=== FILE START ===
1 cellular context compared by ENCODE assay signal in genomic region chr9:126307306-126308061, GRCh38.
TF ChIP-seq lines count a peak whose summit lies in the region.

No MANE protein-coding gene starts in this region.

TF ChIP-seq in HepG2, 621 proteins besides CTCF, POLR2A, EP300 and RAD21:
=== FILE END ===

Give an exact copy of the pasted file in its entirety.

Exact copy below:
1 cellular context compared by ENCODE assay signal in genomic region chr9:126307306-126308061, GRCh38.
TF ChIP-seq lines count a peak whose summit lies in the region.

No MANE protein-coding gene starts in this region.

TF ChIP-seq in HepG2, 621 proteins besides CTCF, POLR2A, EP300 and RAD21: